Memories of jewellery
My father was a diplomat so I didn’t grow up in India.
Because we were overseas a lot, the culture of dressing up and being so adorned wasn’t as grand as it is at home.
The way we bedeck ourselves with jewellery is at a different level from the rest of the world.
Having said that, whenever my mother had to attend formal functions in her capacity as a diplomat’s wife, she would be dressed in a saree and jewellery.
I remember my mother getting dressed for dinner parties– wearing bangles, earrings and a necklace— and for Independence Day and Republic Day functions.
Favourite piece of jewellery
I am half Tamilian and half Kashmiri.
I remember my Tamil grandmother, my Dadi, wearing those typical Iyengar diamond nose rings with seven diamonds on one side and nine on the other.
And then on my maternal grandmother’s side, my Nani wore a dejhoor.
Kashmiri Pandit families do not have a traditional mangalsutra as a sign of marriage.
She wore a long thread that was pierced and sent through her inner ear with a chunky gold earring in the bottom.
Both these pieces of jewelry were so symbolic of who they were and representative of the culture that they came from.
Can you tell us a little about yourself and your family?
I was born in Hong Kong. And then we move to mainland China because my father is a Mandarin speaker and that is his area of expertise.
We were in China during the Cultural Revolution.
We then returned to Delhi in the late 70s. In 1980, my father was posted to our mission to the UN in New York.
Back then New York was still gritty and grim – not the gentrified family friendly city it has become today!
The subways were full of graffiti, violent crime was an issue, but my sister and I had a great time there.
From 1983 – 86 we lived in Delhi – it was a wonderful time to be in the capital. The city was still sleepy and small. I remember the day Mrs Gandhi was shot and how awful it was for those weeks afterwards. We didn’t go to school for two weeks I think.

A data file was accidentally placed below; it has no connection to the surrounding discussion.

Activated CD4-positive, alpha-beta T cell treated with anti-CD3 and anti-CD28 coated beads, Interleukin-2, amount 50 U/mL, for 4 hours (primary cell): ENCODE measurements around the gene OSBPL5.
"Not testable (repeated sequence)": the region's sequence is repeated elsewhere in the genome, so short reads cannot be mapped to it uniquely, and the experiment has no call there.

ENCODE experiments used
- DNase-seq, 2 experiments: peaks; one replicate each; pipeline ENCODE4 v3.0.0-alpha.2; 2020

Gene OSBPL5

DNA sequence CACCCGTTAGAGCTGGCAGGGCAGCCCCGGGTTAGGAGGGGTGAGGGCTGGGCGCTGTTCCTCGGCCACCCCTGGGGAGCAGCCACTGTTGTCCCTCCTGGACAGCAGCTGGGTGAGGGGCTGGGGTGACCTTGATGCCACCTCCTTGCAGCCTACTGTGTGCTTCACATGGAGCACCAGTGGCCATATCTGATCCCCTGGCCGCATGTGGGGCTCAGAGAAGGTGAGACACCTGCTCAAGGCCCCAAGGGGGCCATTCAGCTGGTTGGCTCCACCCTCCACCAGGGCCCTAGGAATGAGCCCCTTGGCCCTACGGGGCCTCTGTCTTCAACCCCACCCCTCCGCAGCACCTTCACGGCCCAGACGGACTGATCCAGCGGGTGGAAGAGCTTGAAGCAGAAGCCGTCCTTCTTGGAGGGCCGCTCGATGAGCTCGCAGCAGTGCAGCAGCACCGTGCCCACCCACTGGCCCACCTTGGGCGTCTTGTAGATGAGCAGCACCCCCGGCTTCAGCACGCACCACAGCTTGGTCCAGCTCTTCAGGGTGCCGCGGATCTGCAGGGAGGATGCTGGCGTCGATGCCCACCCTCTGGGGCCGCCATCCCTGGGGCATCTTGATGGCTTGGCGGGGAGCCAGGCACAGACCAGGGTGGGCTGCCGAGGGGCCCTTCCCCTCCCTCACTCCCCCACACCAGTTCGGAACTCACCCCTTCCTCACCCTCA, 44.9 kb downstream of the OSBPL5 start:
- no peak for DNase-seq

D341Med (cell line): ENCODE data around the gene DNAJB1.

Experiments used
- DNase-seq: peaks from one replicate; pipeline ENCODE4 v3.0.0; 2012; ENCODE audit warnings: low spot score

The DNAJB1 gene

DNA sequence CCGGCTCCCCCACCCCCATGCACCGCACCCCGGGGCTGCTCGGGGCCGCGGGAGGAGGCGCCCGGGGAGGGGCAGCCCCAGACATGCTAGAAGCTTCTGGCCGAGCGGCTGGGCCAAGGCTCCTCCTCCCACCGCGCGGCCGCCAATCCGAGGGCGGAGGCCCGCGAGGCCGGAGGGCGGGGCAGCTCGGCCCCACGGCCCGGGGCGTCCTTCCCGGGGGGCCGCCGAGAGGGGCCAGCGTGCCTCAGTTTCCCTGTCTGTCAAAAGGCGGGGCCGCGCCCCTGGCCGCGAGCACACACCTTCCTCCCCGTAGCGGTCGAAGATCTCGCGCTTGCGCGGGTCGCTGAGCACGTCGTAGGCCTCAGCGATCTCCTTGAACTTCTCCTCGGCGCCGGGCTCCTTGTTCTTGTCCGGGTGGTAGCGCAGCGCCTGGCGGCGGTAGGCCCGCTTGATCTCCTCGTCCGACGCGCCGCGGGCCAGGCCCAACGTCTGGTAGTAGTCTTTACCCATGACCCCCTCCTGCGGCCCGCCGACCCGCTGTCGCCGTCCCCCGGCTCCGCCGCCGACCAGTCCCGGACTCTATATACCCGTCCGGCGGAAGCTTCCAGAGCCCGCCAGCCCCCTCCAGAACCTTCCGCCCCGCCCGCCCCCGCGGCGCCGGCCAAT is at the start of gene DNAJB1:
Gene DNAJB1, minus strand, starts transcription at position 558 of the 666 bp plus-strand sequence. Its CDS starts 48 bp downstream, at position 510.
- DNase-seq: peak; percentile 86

In 1986, we moved to Islamabad, Pakistan, where I finished high school. The culture of jewellery is more over-the-top there than it is here in India. I would go to these weddings in Pakistan – the big Punjabi ones especially – where the women would wear these big, elaborate hair ornaments, plus big nose rings, heavy earrings and necklaces. Next to them, I looked like the hired help! Diamonds, pearls, gold, colored gemstones, Pakistani women wear all of it with aplomb.
What was your first experience with jewellery?
My ears were pierced when I was three months old.
When I was born my maternal grandmother gifted me 24 karat round gold earrings.
They looked like huge peas.
I couldn’t wear them will I was in my 20s though!
As a little girl, small gold hoops and studs were what I wore daily.
What jewels of your mother’s did you admire?
My mother herself is quite westernized in her outlook to life. She grew up as a tomboy and she’s a no fuss kind of gal.
As a Kashmiri, she never had her inner ears pierced for example for the dejhoor. I had it done when I was older and my mother couldn’t understand why!
I went through a phase where I thought I wanted a nose ring and she put her foot down. During her wedding, her parents gifted a beautiful Rani Ka haar, seven string pearl necklace with a heavy gold pendant in the bottom. She wore that with matching pearl earrings with gold and colored stones in the bottom. Her parents also gifted her gold, which she seldom wears. She also had this beautiful diamond set that was given to her by my paternal grandmother because that’s what you give a bride in South India. She also has a beautiful coral and gold set given by her in-laws.
Are there pieces you got from your family that you love?
When I got married, my mother gave me this lovely gold set that was given to her by her mother.
It is very ornate with filigree work.
When I first got it, I thought that I would never wear it. But now I love it.
I don’t think I had the capacity to appreciate it when I was young.
Thank God I didn’t melt it and make it into something else because I don’t think you can get this kind of jewellery that was made 50 years ago.
What is your jewellery wearing “style” if any?
I like wearing earrings with a maang tikka more than a necklace.
I have these dull gold and diamond earrings with an antique finish that I wear with a maang tikka quite regularly.
I also have some polki sets that became very much on trend a decade ago.
Any particular pieces you adore?
When I got married, my mother made me a Rani ka haar set because I loved hers so much. So I have that but I don’t wear that often because it is very dressy.
My mother-in-law gave me a few diamond pendants that are very pretty.
Even though I don’t have much occasion to wear them, it is nice to know that I have them.
My mother-in-law also had a whole necklace made of gold coins of King George V or whoever. I love that necklace.
I can wear that with western clothes as well. Even though it is gold, it is very contemporary.
I cherish that because it is one of the few pieces of my mother-in-law that I have. She has passed on.
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